Writer, classic rock lover, dog rescuer, company founder, software exec, and now independent management consultant--I speak, blog, and pester my friends about these topics. My current focus is getting IT and business organizations to collaborate more effectively and not kill each other. I also talk and write about big data, why analytics is fundamentally strategic, how to pitch business execs on IT projects, and why not to buy a dog from a pet store.

I’ve lived in London, Paris, and Sydney, but call L.A. home. #weatherwimp. I cultivate an organic vegetable garden and friends with issues. I’ve written three books, co-authored a fourth, and contributed to a bunch more. (I have another one in my head waiting to come out, but it’s crowded in there right now.) I prefer Def Leppard to Bon Jovi, mashed potatoes to brown rice, fly fishing to golf, Pinot Noir to Zinfandel, and nice people to assholes. I have a tattoo. I’m not telling you where. I feel guilty that I go hot and cold on social media, that I don’t spend enough face time with my friends, that my French is rusty, and that I ate that whole bag of Kirkland peanut butter cups in less than a week. I have to live with those things.

How to Piss Off a CIO

How to Piss Off a CIO

In which Jill offers some advice that you should take under no circumstances.  

“Your CIO doesn’t want to be at the center of your business. She wants to be at the edges, advancing strategic efforts and guiding innovation. She can’t do that if you and the board make it tough for her to transcend the workaday details of running computers.”

— The New IT: How Technology Leaders Are Enabling Business Strategy in the Digital Age (McGraw-Hill, 2015), page 240.

Read any tech industry blog and tech execs look like rock stars. They sport hipster beards, wear porkpie hats, and have dangerous hobbies. But this crowd of 30-somethings is, in fact, the minority. Most CIOs, CTOs, and the growing crop of Chief Digital Officers struggle every day to get work done in the face of shadow IT, buzzword-happy executive teams, and increasingly tech-savvy customers.

Even with Blue Bottle Coffee in their fridges and Arcade Fire on their playlists, today’s technology executives are overwhelmed maintaining brittle legacy systems and negotiating with impatient business users. Despite IT organizations becoming marginalized, demand for their skills exceeds supply. IT leaders struggle to keep the lights on while germinating nascent technologies and embracing digital everything. They are time-strapped, talent-challenged, and tired.

So it should be no surprise that your CIO is on his last nerve. Maybe he’s even teetering on the brink of a career change. Want to send him over the edge? Here are five ways to do just that:

1) Put your order in. Many IT departments are desperate to transcend order-taking mode and be more business-driven—hard to do when users demand tactical fixes and carp about slow response times. What? The churn report is now live? Thanks, Dude. We’re good.

IT executives appreciate collaboration and participation. They’re looking not just to help do today’s work better, they want to help design tomorrow’s improvements. If you’re asking IT for help, be prepared to return the favor. That might mean sharing your business plan with the CIO, or inviting him to your strategy meeting or vendor site visit. Or even out for a craft beer. He’d do the same for you.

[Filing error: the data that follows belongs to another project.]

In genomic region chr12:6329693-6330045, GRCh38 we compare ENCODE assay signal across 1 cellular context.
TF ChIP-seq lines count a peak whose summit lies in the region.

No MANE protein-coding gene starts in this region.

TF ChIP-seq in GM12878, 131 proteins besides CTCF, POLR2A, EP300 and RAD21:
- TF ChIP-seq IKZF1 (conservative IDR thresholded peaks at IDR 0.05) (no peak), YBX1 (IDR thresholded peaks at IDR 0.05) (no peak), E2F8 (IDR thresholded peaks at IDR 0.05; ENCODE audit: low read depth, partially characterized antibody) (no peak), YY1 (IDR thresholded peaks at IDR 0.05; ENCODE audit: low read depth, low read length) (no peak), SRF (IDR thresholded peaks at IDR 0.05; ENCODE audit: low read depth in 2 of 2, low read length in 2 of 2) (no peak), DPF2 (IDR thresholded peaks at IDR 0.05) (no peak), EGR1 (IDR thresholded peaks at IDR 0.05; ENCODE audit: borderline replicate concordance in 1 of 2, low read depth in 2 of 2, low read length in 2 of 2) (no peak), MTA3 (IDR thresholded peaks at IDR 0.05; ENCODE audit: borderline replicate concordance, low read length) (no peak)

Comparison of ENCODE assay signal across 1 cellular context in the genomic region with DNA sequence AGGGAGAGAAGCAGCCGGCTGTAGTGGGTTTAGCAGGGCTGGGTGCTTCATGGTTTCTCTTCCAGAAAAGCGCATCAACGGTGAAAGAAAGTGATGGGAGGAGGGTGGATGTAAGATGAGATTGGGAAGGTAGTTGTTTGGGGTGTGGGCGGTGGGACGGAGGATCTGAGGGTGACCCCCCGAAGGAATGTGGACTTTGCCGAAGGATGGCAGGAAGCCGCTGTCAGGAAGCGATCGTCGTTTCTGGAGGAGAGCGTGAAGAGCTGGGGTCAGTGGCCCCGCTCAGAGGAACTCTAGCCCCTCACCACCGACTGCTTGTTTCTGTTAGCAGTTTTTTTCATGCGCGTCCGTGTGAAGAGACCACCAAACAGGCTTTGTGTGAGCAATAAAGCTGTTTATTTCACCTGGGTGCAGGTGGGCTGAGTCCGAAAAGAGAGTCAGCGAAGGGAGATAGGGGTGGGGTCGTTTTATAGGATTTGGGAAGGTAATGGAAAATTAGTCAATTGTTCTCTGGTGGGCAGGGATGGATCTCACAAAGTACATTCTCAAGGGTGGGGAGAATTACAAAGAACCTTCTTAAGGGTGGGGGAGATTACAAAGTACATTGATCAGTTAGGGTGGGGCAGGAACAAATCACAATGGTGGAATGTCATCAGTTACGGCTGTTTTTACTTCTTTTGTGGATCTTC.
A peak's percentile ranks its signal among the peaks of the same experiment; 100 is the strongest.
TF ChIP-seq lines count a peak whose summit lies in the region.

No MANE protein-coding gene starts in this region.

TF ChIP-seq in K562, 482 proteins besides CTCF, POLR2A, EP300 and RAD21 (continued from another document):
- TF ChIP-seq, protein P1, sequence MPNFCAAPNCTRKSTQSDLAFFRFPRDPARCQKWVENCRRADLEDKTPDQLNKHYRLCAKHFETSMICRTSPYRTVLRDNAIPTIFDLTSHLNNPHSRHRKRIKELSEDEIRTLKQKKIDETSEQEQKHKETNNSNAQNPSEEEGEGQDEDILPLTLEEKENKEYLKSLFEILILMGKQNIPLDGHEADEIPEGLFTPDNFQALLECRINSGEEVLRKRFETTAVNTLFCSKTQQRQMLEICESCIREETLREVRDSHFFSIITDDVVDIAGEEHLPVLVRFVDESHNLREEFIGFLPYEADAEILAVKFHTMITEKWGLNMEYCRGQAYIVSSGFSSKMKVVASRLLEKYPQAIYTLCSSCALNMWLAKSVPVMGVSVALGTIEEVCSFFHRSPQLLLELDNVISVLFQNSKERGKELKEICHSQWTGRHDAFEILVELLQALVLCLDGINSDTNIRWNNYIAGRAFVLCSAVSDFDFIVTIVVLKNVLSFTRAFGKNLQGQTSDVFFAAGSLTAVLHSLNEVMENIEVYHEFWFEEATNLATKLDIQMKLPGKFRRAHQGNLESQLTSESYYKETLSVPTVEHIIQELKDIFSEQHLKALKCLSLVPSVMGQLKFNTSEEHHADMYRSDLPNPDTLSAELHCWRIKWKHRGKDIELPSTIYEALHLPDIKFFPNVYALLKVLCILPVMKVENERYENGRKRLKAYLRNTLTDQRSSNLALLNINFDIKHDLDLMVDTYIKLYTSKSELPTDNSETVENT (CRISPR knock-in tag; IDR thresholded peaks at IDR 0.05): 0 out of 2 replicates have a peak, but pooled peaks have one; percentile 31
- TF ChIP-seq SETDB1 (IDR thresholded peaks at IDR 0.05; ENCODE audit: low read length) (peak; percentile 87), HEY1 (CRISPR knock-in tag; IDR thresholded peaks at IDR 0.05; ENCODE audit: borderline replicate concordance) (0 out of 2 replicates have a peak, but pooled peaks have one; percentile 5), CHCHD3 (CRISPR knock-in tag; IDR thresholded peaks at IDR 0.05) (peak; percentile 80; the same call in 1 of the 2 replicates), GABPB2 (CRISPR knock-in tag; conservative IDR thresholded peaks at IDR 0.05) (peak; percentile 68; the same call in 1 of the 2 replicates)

2) Keep the skunkworks secret. Great! You have some extra budget money and your business people would love a data visualization tool/workflow app/3D printer. So you fund it, pretending that it’s not a big enough deal to share with IT. Until someone tells someone, and someone else claims that there’s a similar project that’s already been delivered.

If you’re going to develop a new technology solution, check with the CIO first. It’s likely he’s thought about it already—or has a team already building one. It’s not just about preventing duplicate work and overinvestment. It’s a professional courtesy.

3) Limit your engagement to meetings. You only see the CIO in planning meetings or status updates? Change that, and fast. Sit down with the IT leadership team and review what their teams are working on. Better yet, find out what they’re NOT working on, and why not. You might discover that there’s some vision that hasn’t seen the light of day, maybe because the executive team doesn’t understand it well enough to fund it. This might be an opportunity to work together toward some shared objectives. Yes, it happens.

4) Elephant hunt. Small, incremental projects that can increase business value—and revenues—incrementally and over time? Ha! Not for you! You vote for sunsetting systems en masse! Killing core technologies with a single shot to the processor! “Everything to the cloud!” is your battle cry. The more disruptive the better!

You’re a headache. Understand that agile means incremental. And, like eating an elephant, change happens one bite at a time.

5) Complain behind her back. Trust me, your CIO has heard the grumbling. She’s trying to do deliver more, but the CEO is under the gun to trim costs and doesn’t want to touch headcount, so the IT budget gets slashed (again). Instead, be vocal in your support of a strategic initiative or innovative product IT is developing. Include the CIO in initial strategy and planning meetings. At best, executives will reconsider their funding decisions. At worst, you’ll have some karma points for when you need them. (And you will.)

Oh, and be careful about overusing words like “modernize,” “outsource,” or “disrupt.” Your CIO has thought about them already. And, depending on how the political winds blow, he might try doing them to you.

Original article on CIO.com.

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